If the "show trial" was not halted, a key agreement on closer ties between Ukraine and the EU could be blocked, they said.
Tymoshenko is charged with railroading Naftogaz into signing an unfavorable deal. The West has denounced her trial for abuse of office as a vendetta by Yanukovich.
But commentators say that abandoning the Tymoshenko trial now is not something the Ukrainians can easily do.
Showing the 2009 deal to have been flawed, or incorrectly put together, is part and parcel of their case for the agreement to be revised.
Though the Ukrainians have given away few details about their negotiating position, the future of Naftogaz is an important bargaining chip in talks with the Russians, Western diplomats say.
Kiev, keen to increase economic integration with the European mainstream, appears to be sticking by a commitment to the EU to restructure Naftogaz to meet European standards. individual companies covering trade, exploration and transport.
This would almost certainly put its 1,000-km gas pipeline network definitively beyond Moscow's reach and thwart Putin's call for Naftogaz to merge with Gazprom.
Ukrainian Prime Minister Mykola Azarov said on Friday that this could be the moment when the gas agreement could be reviewed.
This is not a view shared, though, by Moscow, which senses that the Ukrainians will try to use a radical restructuring of Naftogaz to bolster their case for revising the 2009 gas deal.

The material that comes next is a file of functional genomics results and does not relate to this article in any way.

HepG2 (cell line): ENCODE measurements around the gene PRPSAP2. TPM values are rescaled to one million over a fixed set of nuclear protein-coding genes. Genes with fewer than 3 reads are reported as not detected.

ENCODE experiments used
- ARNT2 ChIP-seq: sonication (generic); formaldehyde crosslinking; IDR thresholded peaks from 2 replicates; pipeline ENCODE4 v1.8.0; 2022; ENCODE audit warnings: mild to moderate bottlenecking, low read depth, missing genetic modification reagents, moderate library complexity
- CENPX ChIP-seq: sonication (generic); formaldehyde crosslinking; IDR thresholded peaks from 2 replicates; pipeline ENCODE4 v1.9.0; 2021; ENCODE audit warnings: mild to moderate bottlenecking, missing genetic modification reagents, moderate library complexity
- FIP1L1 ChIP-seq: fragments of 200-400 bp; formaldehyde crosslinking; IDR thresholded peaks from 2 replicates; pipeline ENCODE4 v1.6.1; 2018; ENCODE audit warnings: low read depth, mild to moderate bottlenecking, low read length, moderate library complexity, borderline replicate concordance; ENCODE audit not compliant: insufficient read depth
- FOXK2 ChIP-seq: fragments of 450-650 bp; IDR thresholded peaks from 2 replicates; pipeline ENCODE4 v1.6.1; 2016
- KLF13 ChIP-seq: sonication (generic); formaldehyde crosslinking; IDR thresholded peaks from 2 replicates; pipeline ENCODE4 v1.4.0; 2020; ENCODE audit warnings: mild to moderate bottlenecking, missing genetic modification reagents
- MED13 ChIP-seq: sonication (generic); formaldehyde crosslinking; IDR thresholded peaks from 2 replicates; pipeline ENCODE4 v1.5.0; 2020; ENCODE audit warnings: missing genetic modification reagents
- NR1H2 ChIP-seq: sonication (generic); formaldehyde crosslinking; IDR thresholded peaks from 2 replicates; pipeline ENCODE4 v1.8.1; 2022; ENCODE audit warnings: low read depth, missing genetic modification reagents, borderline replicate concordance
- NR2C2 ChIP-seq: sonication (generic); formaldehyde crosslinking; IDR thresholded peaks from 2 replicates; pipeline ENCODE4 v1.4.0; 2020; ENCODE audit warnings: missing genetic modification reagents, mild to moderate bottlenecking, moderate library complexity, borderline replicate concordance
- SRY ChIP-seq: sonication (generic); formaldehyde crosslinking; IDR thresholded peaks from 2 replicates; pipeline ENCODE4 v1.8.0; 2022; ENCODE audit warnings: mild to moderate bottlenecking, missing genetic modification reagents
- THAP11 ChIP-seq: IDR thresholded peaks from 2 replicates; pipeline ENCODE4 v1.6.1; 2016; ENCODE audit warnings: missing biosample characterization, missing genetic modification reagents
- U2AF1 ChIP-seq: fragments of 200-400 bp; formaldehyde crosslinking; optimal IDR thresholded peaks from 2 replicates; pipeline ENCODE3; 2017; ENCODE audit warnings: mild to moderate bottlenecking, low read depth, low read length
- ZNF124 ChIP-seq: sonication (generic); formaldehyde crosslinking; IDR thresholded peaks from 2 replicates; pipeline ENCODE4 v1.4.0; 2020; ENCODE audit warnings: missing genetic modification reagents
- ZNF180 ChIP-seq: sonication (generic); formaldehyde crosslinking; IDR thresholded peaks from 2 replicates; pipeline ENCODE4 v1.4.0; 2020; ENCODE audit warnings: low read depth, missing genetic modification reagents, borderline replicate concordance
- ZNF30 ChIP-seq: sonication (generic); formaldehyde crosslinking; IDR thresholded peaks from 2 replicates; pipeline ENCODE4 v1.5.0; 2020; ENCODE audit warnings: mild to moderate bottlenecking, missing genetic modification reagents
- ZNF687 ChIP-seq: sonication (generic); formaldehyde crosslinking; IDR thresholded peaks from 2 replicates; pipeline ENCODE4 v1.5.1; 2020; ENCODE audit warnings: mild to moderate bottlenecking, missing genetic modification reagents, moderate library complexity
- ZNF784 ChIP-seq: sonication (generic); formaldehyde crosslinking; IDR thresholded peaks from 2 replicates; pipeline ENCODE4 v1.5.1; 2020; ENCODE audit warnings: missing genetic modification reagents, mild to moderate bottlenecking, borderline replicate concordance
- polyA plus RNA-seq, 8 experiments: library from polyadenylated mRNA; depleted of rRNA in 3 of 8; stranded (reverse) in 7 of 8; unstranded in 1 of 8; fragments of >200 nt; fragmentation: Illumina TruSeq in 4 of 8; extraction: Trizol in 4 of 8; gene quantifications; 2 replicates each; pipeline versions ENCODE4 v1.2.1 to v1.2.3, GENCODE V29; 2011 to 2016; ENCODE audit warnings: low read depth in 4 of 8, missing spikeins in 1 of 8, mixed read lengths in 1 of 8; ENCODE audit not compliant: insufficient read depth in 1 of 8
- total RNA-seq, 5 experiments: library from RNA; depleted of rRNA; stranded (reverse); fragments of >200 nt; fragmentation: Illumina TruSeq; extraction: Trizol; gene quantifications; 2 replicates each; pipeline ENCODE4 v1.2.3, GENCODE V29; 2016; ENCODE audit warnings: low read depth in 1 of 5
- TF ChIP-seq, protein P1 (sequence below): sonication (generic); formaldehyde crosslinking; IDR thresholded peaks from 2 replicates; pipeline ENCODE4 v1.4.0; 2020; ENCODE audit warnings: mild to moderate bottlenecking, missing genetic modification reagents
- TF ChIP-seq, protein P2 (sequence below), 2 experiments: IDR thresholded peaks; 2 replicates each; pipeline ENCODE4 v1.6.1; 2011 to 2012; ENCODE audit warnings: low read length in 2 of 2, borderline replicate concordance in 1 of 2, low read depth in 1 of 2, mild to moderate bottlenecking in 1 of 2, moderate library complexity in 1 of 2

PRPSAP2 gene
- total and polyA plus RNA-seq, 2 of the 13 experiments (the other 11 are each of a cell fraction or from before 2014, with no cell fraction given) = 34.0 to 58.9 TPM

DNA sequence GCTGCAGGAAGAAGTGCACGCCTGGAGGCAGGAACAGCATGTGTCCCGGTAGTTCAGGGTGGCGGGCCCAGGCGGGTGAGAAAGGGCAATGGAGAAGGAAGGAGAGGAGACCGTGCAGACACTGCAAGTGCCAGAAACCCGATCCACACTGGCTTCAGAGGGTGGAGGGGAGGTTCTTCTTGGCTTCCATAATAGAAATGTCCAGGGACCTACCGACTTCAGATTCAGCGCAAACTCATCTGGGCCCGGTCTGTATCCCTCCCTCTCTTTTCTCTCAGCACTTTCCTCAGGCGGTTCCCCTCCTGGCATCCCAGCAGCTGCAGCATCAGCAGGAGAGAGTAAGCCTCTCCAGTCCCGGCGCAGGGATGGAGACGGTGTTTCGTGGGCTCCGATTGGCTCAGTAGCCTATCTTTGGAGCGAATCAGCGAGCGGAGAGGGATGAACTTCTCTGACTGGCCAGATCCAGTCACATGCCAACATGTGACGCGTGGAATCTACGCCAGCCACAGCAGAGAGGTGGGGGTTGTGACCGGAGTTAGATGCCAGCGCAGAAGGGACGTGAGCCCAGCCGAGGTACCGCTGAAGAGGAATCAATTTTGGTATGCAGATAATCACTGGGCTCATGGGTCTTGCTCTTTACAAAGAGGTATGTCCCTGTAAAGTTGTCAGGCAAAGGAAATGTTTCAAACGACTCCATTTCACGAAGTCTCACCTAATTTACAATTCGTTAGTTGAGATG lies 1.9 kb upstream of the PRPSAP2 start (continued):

Many diplomats believe that Ukraine may be offering Moscow some lucrative involvement in parts of the restructuring that, in the end, it will be difficult to refuse.
"The Ukrainians may be saying: 'OK. Either we go ahead with restructuring Naftogaz and you lose control of the pipeline -- or you give us a discount and we will let you into another financially advantageous part of the restructuring.' This could be the trump card," said one EU diplomat.
The stakes are high for Ukraine, too, though -- both politically and economically.
In 2011, Ukraine envisages importing from Russia for its own use about 40 billion cubic metres (bcm) of gas at a cost of between $264 per 1,000 cubic metres in the first quarter and $400 per 1,000 cubic metres in the fourth quarter.
Ukrainian Energy Minister Yuri Boiko has asked to slash gas purchases to just 27 bcm next year, drawing a terse response from Gazprom chief Alexei Miller, who has said that Ukraine must buy 33 bcm under the 'take or pay' terms of their gas contract.
Ukraine now consumes about 60 bcm of gas annually -- the 20 bcm difference coming from local production.
At the same time, Ukraine faces losing a considerable amount of the $3-4 billion it gets per year in transit revenue from Russia when the 'Nord Stream' project, which circumvents Ukraine and is due to launch this year.
Gazprom says the pipeline will eventually take 20 bcm of the Russian gas currently transiting Ukraine.
(Additional reporting by Pavel Polityuk; Writing by Richard Balmforth; Editing by Douglas Busvine
and Kevin Liffey